Take the 2-minute tour ×
Stack Overflow is a question and answer site for professional and enthusiast programmers. It's 100% free, no registration required.

What is the purpose of making a field readonly in C#?

It doesn't actually seem to prevent modification of the field:

public struct Struct
{
    public readonly int Value;
    public Struct(int value)
    {
        this.Value = value;
    }
}

static class Program
{
    static void Main()
    {
        var s = new Struct(1);
        Debug.Assert(s.Value == 1, "Read-only field is 1");
        s = new Struct(2);
        Debug.Assert(s.Value == 2, "Read-only field written!");
    }
}

Is this considered a loophole, or is it by design?
And given that the field can be modified so easily, when would I benefit from making a field readonly?

share|improve this question

4 Answers 4

up vote 7 down vote accepted

Is this considered a loophole, or is it by design?

It's by design.

It prevents the field itself from being modified directly (either inside or outside the struct), but that doesn't mean you can't replace the whole value of the variable (s in this case) with a new Struct value.

It's definitely less useful with structs than with classes - particularly as the replacement of the "whole value" may well not be atomic - but it's still useful IMO.

To put it another way... you can think of integers as immutable values, right? But this code is still valid:

int x = 10;
x = 20;

That changes the value of x - it doesn't change the meaning of 10.

share|improve this answer
    
+1 for classes, I think that's the real anwswer. I was thinking of structs when I wrote the question and completely forgot about classes... –  Mehrdad May 9 '13 at 8:58
    
Regarding integers being immutable... I don't really think of them as being immutable (they're obviously modifiable) but your point is taken. –  Mehrdad May 9 '13 at 9:06
    
Actually, it's pretty useful for structs which in general should be immutable, and declaring all their fields as readonly will make absolutely sure you don't mutate them. –  Matthew Watson May 9 '13 at 9:06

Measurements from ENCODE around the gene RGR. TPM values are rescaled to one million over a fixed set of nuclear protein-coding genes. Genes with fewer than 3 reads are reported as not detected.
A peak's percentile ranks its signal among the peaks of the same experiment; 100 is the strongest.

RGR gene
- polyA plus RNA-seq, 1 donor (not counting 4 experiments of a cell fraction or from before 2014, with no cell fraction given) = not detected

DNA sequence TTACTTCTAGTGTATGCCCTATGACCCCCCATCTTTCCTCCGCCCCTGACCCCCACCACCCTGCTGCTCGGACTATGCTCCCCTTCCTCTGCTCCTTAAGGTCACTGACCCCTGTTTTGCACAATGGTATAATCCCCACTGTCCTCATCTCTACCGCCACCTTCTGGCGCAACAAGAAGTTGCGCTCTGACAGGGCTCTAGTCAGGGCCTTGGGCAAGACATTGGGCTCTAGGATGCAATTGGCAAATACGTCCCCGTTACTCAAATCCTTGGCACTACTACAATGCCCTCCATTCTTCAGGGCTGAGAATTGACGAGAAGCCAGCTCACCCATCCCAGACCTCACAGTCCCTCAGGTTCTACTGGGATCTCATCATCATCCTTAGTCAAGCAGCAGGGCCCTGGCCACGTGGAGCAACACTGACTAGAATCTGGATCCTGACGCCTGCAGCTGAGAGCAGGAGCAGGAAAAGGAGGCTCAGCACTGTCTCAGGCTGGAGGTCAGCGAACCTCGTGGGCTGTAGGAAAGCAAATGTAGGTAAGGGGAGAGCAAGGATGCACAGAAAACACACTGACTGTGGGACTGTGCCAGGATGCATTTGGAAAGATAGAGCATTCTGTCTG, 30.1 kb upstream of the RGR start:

2  
@Mehrdad: No, an integer isn't modifiable. You can't make 10 mean something else. You can change the value of a variable which previously held the value 10, but that's not the same thing. –  Jon Skeet May 9 '13 at 10:24
1  
@Mehrdad: The point is that I didn't say that x can't be modified - it clearly can. I said that the value can't be modified. I think it's useful to distinguish between a variable and its value. The way you've phrased it, there is no such thing as an immutable type. For example, string is widely regarded as being immutable. Yet I can write: x = "fred"; y = x; x = "other";. (Change the middle statement to use Clone() if you want, it won't change anything.) That's "something" you can do to make x.Equals(y) become false. Therefore string is mutable according to your definition. –  Jon Skeet May 9 '13 at 17:58

You have a different instance of your Struct. You have not overwritten the readonly value of the original Struct. That is, the variable s has been assigned a Struct with Value of 1 and later on assigned a different Struct with the Value 2.

The point of readonly is to allow the value of a field to be set either during initialization or construction of the type, but not afterwords.

If you try:

static void Main()
{
    var s = new Struct(1);
    Debug.Assert(s.Value == 1, "Read-only field is 1");
    s.Value = 2;
    Debug.Assert(s.Value == 2, "Read-only field written!");
}

You will get a compiler error - "A readonly field cannot be assigned to (except in a constructor or a variable initializer)".

share|improve this answer
    
It's in the exact same memory location though. Someone who referred to the object would see the field as modified. What do you mean by it being a different instance -- isn't it just a value type with some memory location? –  Mehrdad May 9 '13 at 8:54
1  
@Mehrdad What do you mean by it being a different instance I think he's referring to this: s = new Struct(2); –  DGibbs May 9 '13 at 8:54
    
@Mehrdad - It is a different object, as it is a new Struct(2). –  Oded May 9 '13 at 8:55
    
@Mehrdad: It's not an object, it's a value-type value. How would anyone else refer this? You've just got a local variable. –  Jon Skeet May 9 '13 at 8:55
    
@Mehrdad See Objects (C#). Its not in the exact same memory location as its a different instance of Struct –  Justin May 9 '13 at 8:56

The constructor or declaration is allowed to write to them, but no-one else.

From MSDN: "When a field declaration includes a readonly modifier, assignments to the fields introduced by the declaration can only occur as part of the declaration or in a constructor in the same class."

share|improve this answer

A readonly field can be initialized either at the declaration or in a constructor.

share|improve this answer

Your Answer

 
discard

By posting your answer, you agree to the privacy policy and terms of service.

Not the answer you're looking for? Browse other questions tagged or ask your own question.